This is an historical version of this statute chapter. Also view the most recent published version.
As to a cause of action arising from any acts enumerated in this subdivision, a court of this state with jurisdiction of the subject matter may exercise personal jurisdiction over any foreign corporation or any nonresident individual, or the individual's personal representative, in the same manner as if it were a domestic corporation or the individual were a resident of this state. This section applies if, in person or through an agent, the foreign corporation or nonresident individual:
(1) owns, uses, or possesses any real or personal property situated in this state; or
(2) transacts any business within the state; or
(3) commits any act in Minnesota causing injury or property damage; or
(4) commits any act outside Minnesota causing injury or property damage in Minnesota, subject to the following exceptions when no jurisdiction shall be found:
(i) Minnesota has no substantial interest in providing a forum; or
(ii) the burden placed on the defendant by being brought under the state's jurisdiction would violate fairness and substantial justice.
The service of process on any person who is subject to the jurisdiction of the courts of this state, as provided in this section, may be made by personally serving the summons upon the defendant outside this state with the same effect as though the summons had been personally served within this state.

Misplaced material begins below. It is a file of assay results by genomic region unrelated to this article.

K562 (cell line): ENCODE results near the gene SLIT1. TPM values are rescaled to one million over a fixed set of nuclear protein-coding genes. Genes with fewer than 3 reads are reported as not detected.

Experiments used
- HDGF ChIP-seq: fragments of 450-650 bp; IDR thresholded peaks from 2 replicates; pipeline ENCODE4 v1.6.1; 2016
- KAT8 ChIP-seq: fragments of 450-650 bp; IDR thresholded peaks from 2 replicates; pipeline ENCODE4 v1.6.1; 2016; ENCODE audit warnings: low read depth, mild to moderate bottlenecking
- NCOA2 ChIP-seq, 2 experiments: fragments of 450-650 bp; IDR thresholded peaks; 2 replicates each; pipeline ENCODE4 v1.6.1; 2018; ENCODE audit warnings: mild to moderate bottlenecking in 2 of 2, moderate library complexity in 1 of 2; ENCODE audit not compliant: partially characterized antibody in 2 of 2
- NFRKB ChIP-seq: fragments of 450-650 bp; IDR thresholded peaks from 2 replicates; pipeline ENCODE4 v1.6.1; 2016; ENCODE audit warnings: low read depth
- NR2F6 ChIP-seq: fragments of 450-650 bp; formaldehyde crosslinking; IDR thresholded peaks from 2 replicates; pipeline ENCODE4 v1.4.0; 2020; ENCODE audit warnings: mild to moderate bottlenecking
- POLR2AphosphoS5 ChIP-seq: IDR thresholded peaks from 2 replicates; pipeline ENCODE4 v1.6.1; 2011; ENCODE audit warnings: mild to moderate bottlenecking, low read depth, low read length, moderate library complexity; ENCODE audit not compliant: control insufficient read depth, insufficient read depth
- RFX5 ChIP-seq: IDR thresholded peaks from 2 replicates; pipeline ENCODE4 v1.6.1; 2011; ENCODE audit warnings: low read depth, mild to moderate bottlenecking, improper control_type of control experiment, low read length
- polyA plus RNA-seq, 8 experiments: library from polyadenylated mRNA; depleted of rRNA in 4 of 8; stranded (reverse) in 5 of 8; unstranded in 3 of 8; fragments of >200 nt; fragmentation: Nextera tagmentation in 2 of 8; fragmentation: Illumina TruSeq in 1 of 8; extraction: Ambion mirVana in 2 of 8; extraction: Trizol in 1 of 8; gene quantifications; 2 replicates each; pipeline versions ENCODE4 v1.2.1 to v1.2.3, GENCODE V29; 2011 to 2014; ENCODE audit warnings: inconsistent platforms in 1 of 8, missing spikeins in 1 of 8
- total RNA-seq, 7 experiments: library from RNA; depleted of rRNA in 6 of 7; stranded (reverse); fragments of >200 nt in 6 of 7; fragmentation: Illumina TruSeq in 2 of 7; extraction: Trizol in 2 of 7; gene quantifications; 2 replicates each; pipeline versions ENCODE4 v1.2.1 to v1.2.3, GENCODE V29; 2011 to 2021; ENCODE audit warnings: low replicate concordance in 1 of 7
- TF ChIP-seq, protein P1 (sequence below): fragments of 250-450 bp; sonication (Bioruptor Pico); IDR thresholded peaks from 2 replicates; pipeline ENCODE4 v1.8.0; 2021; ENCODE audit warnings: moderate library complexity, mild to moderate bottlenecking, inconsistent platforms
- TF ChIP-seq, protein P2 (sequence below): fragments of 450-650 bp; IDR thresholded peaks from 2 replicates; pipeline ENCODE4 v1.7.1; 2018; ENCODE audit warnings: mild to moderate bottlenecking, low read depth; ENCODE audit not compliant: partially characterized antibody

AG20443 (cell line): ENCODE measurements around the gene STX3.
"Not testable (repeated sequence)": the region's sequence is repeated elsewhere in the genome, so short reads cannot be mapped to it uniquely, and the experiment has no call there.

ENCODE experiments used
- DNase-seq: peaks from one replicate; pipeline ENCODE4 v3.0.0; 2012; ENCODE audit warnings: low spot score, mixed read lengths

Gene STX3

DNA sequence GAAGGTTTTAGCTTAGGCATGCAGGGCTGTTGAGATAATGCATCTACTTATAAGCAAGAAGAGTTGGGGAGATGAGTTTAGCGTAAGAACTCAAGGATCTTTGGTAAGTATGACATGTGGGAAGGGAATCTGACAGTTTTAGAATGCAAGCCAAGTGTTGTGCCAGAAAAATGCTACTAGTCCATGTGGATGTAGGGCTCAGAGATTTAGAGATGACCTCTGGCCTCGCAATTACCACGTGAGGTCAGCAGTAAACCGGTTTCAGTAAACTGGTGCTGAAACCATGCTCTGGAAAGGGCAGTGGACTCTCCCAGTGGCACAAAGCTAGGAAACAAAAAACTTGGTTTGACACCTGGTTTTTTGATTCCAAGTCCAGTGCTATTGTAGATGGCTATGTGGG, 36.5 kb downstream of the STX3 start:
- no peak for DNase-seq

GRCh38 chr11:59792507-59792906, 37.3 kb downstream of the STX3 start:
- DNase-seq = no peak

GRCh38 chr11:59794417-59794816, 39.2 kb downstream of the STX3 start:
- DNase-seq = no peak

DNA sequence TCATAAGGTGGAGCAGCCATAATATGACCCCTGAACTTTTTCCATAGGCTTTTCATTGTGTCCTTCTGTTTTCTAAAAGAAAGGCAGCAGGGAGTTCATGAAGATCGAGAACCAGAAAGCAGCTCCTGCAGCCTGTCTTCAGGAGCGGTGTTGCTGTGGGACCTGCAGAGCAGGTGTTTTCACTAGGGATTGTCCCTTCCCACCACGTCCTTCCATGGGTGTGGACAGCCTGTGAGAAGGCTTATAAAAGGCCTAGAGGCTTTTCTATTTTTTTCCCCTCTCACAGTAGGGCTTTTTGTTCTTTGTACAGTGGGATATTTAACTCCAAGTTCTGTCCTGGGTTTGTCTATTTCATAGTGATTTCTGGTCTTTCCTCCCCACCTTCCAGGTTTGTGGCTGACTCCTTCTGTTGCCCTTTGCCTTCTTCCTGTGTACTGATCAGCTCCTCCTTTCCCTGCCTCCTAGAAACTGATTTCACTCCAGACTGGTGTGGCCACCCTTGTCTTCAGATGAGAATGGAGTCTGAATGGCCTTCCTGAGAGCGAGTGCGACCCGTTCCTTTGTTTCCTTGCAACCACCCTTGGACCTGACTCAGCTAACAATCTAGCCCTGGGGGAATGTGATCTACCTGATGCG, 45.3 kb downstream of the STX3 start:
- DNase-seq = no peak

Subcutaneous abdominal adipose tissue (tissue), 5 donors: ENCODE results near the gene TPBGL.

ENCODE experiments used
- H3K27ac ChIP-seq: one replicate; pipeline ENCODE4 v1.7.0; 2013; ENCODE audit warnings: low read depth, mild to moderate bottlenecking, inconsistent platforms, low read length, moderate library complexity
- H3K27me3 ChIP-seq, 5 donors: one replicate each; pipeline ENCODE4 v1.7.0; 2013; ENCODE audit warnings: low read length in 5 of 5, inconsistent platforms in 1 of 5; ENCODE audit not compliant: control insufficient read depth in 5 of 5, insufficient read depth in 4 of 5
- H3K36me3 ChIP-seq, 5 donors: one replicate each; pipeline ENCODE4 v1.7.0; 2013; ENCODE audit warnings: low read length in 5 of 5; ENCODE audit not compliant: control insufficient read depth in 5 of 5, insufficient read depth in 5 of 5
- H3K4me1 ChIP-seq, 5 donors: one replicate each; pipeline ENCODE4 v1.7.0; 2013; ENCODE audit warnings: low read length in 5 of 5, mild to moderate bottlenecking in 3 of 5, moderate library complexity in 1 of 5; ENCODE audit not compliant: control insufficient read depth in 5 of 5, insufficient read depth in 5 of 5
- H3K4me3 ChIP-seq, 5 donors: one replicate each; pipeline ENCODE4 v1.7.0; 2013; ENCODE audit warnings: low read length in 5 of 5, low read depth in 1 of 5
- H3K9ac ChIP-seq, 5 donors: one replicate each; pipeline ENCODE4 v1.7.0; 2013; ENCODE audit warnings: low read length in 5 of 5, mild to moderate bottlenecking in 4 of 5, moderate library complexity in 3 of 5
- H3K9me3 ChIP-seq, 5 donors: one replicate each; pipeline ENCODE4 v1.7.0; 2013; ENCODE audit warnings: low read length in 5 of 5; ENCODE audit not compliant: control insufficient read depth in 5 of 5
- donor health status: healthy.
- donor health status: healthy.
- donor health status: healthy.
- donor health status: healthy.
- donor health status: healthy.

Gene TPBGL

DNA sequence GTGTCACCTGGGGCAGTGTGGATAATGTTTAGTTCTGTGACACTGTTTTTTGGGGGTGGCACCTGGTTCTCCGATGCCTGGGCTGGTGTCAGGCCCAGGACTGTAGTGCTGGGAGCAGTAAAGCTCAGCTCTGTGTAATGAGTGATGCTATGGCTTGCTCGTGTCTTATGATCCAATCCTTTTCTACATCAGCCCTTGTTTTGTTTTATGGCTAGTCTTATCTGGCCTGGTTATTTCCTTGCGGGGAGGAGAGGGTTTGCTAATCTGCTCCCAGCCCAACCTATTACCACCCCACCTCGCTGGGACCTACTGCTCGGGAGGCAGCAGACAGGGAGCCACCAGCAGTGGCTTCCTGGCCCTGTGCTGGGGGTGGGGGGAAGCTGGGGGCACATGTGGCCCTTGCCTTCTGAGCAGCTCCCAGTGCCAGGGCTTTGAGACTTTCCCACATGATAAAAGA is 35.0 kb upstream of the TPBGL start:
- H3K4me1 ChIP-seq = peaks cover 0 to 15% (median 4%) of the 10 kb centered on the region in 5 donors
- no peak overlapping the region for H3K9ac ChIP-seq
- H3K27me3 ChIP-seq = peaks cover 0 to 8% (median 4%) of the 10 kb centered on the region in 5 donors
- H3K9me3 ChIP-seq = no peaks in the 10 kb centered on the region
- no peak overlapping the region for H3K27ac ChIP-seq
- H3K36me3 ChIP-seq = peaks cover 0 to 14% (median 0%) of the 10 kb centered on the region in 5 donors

Only causes of action arising from acts enumerated in subdivision 1 may be asserted against a defendant in an action in which jurisdiction over the defendant is based upon this section.
Nothing contained in this section shall limit or affect the right to serve any process in any other manner now or hereafter provided by law or the Minnesota Rules of Civil Procedure.
"Nonresident individual," as used in this section, means any individual, or the individual's personal representative, who is not domiciled or residing in the state when suit is commenced.
NOTE: Subdivision 1 was found preempted by the federal Uniformed Services Former Spouses' Protection Act to the extent that it authorizes broader personal jurisdiction for military pension benefits than under federal law in Mortenson v. Mortenson, 409 N.W.2d 20 (Minn. Ct. App. 1987).
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